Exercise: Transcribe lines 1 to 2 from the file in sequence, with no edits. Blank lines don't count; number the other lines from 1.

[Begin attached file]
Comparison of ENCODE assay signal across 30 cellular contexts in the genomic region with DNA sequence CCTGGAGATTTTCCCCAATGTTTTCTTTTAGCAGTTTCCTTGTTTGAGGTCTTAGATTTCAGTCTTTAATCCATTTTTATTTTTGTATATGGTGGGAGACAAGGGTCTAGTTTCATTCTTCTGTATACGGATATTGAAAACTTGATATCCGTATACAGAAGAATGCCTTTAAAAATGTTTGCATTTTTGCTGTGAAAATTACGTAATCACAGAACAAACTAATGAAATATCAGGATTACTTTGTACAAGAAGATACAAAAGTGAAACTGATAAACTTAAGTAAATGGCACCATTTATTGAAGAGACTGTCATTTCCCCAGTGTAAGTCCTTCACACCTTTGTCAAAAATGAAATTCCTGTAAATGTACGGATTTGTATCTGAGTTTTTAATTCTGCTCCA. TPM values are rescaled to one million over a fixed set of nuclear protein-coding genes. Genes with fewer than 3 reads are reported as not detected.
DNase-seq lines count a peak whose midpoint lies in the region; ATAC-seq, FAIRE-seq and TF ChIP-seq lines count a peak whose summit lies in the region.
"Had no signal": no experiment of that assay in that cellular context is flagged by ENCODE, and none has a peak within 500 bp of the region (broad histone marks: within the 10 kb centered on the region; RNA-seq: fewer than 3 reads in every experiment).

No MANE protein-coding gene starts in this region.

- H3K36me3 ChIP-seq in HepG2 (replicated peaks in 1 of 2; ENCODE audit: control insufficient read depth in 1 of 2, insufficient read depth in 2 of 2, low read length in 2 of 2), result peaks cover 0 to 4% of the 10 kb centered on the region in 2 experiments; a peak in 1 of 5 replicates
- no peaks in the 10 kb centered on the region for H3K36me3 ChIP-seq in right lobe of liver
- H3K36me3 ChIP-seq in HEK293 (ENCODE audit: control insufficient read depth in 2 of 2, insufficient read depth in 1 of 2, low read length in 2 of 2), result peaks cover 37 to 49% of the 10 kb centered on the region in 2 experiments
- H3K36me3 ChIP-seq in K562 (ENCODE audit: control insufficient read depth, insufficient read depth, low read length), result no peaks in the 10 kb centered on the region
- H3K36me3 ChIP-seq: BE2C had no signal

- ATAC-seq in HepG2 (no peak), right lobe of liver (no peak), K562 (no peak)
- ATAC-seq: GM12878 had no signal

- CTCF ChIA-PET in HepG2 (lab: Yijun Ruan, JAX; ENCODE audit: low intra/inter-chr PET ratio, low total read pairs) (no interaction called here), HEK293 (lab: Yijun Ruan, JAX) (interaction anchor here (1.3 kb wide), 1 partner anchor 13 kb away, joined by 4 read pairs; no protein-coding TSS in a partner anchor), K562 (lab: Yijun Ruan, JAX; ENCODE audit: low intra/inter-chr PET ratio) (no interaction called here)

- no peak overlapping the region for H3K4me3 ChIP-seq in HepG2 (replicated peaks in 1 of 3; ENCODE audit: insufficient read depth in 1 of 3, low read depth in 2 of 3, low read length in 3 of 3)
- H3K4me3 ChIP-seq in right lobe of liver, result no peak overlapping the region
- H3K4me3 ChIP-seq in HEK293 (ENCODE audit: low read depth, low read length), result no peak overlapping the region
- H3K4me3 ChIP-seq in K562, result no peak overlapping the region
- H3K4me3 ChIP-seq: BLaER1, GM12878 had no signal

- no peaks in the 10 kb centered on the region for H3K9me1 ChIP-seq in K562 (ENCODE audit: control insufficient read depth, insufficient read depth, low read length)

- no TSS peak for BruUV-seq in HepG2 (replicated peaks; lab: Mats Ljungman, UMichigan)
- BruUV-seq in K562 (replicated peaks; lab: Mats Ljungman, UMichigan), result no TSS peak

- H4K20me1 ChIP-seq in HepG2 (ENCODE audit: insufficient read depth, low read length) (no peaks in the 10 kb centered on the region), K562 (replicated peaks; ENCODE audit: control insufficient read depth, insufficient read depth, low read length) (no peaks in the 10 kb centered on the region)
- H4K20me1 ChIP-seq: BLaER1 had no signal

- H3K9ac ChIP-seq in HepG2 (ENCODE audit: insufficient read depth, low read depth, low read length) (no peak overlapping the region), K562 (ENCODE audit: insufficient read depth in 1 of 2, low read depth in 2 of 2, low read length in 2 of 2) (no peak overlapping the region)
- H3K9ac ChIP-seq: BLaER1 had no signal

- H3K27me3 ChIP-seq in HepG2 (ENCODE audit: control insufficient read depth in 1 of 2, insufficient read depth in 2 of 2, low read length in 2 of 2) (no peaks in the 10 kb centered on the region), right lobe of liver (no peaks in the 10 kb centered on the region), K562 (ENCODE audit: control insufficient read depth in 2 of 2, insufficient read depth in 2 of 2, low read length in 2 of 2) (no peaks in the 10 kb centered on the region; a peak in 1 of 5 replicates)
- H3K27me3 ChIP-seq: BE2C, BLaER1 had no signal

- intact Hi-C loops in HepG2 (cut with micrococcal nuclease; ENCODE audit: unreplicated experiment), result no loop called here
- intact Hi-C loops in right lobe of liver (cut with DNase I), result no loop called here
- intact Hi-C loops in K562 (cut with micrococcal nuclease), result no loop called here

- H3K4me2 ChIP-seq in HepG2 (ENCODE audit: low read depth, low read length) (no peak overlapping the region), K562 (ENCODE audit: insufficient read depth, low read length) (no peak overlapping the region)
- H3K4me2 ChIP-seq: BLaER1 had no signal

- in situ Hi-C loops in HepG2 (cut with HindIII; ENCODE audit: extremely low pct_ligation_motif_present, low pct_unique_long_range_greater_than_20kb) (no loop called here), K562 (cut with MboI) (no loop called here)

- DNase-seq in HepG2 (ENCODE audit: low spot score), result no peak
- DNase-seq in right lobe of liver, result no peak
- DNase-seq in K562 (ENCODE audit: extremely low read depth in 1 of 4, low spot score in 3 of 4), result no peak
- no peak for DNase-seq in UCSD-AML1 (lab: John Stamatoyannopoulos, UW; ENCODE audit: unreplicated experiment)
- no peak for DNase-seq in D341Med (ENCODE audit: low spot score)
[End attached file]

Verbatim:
Comparison of ENCODE assay signal across 30 cellular contexts in the genomic region with DNA sequence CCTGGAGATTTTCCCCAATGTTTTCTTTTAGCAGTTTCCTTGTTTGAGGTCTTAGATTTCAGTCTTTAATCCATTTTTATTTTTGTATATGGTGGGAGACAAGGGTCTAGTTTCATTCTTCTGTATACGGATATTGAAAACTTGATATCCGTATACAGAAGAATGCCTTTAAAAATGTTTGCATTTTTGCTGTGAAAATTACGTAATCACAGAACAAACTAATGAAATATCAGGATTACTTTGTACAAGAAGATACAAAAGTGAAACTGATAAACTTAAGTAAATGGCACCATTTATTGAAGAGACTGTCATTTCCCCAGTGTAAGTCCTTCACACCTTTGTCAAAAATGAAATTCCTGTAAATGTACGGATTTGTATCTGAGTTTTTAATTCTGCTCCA. TPM values are rescaled to one million over a fixed set of nuclear protein-coding genes. Genes with fewer than 3 reads are reported as not detected.
DNase-seq lines count a peak whose midpoint lies in the region; ATAC-seq, FAIRE-seq and TF ChIP-seq lines count a peak whose summit lies in the region.